Photography Portfolio Tips: 5 Ways To Create an Outstanding Portfolio

If you are trying to break into professional photography, there's no better time than now to build your portfolio. How do you book clients if you don't have a portfolio to show? Simple. You create a portfolio. It's actually not too hard to do once you get your creativity flowing. Here are some ideas to get you on your way to an awesome photo portfolio.

Shoot for Free or Trade

 If you want to quickly build a portfolio of work that you can use to get paid bookings for, the fastest and easiest way to do this is to shoot for free. Now before all the “never work for free” people chime in, let's just acknowledge that at this point your work probably isn’t at the level where you should be charging anyway. If you don't have a firm grasp on your camera settings, you should not be charging for your work, period. <–Click to Tweet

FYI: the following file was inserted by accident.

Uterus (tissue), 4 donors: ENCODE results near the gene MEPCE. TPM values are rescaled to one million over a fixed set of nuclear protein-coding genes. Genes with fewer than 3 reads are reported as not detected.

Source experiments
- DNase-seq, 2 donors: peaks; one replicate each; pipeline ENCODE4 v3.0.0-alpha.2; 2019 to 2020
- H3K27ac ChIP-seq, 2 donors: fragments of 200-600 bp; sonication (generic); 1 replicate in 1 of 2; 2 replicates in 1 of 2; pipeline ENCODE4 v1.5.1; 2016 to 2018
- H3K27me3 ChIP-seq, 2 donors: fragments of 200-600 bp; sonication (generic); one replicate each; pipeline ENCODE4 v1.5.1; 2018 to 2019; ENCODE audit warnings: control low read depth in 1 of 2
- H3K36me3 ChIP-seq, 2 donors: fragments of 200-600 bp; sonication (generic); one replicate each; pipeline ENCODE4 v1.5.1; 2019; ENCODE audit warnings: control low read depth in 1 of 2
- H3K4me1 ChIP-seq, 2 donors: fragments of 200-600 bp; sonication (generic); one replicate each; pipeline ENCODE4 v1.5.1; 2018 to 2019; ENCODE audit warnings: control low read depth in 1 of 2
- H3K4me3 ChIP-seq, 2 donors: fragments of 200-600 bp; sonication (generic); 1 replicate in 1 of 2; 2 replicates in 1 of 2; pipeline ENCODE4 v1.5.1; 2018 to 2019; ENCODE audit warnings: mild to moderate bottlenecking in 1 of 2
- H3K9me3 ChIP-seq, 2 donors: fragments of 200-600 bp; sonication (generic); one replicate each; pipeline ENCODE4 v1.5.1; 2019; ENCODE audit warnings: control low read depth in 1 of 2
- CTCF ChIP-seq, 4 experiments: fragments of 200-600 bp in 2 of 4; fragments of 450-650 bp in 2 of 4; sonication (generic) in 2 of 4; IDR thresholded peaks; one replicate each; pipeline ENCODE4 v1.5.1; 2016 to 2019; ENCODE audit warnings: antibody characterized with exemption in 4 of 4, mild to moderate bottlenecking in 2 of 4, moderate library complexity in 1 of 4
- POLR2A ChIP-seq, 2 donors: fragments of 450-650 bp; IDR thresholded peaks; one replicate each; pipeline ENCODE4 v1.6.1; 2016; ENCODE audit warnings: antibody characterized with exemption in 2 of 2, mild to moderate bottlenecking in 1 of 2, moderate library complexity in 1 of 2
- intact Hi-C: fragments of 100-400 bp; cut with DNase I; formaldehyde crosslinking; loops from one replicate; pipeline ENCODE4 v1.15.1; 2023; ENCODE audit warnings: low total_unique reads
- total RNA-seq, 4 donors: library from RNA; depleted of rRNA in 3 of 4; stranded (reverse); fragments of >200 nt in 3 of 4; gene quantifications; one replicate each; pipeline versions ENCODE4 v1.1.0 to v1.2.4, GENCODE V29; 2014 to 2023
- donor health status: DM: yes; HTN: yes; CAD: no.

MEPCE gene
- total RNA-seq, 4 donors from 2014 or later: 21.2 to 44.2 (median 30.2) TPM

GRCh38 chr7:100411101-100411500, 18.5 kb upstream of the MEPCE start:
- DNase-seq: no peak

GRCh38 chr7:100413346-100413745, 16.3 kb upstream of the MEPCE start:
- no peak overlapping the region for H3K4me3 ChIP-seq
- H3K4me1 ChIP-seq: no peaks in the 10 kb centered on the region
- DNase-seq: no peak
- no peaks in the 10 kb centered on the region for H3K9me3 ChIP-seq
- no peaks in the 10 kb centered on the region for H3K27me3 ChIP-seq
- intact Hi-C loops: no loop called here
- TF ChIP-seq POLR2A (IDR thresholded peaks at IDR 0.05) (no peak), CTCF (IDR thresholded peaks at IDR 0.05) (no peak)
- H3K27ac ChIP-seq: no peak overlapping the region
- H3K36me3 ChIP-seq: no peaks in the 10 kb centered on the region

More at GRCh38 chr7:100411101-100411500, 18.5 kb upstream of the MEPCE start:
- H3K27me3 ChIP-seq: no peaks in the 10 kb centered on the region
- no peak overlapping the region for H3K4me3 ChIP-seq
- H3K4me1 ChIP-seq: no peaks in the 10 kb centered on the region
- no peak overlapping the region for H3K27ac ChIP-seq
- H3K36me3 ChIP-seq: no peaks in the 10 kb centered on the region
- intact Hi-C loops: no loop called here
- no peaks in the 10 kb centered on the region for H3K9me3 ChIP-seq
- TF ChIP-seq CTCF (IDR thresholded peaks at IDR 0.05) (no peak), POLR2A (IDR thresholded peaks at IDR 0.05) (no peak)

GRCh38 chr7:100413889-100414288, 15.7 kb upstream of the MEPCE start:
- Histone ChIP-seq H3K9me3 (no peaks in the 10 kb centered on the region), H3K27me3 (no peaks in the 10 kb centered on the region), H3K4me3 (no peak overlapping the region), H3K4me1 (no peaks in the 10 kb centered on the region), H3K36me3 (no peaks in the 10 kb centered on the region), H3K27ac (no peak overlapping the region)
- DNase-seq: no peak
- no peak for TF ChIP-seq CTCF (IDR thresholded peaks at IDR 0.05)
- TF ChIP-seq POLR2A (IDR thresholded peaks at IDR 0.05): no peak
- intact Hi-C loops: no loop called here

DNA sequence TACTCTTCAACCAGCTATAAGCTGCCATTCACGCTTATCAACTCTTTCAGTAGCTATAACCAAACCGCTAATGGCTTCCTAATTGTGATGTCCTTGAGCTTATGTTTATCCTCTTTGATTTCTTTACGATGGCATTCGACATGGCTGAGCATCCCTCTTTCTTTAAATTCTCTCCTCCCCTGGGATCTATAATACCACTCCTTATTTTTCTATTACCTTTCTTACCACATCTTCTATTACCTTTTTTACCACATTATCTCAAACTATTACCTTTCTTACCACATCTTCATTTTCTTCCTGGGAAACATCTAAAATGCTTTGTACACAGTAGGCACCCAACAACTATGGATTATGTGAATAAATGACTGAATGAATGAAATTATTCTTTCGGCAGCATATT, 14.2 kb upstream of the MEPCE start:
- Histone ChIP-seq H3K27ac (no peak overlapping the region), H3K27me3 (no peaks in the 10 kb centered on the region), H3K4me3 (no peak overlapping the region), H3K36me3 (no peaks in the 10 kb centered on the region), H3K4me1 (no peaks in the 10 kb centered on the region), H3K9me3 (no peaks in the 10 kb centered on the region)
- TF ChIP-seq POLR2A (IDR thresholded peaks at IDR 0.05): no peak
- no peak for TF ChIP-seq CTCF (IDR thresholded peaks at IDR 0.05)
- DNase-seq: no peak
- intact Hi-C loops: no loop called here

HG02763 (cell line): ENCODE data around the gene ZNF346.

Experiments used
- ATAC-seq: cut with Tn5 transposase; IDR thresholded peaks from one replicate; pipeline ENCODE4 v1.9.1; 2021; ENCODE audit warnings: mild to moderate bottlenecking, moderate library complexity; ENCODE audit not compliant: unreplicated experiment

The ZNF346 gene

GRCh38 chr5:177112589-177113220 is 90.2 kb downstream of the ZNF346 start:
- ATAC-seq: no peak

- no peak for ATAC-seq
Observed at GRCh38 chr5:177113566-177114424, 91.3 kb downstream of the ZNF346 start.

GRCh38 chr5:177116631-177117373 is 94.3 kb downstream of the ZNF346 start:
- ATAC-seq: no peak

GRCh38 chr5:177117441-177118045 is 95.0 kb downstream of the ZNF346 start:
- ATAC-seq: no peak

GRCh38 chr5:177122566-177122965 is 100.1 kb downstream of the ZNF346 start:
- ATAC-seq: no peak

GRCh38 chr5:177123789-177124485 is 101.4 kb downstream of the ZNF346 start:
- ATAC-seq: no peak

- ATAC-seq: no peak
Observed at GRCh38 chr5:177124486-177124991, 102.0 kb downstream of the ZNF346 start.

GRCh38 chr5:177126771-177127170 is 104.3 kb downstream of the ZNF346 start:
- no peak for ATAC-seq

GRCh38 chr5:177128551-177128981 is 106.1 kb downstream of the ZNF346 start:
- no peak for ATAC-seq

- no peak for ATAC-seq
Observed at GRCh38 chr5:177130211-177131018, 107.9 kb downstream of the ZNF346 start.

If you are still learning your camera settings, don't be ashamed; many photographers may have an eye for composition but not the technical know-how to make it happen. This can easily and painless be addressed by picking up the ridiculously cheap  (on sale this week for $34.95) and super, super easy to understand via Photography Concentrate's Camera Skills  (aff link) multi-media tutorial which takes about 3 hours. I highly, highly recommend this for anyone wanting to master their camera settings. I'm telling you, I would have saved myself several season  of really and truly learning  my camera way back when had I had access to this kind of visual learning.

Free invitation samples can be ordered online.

If you already know what specialty you want to work in, shoot in that niche. Here are some examples of portfolio building activities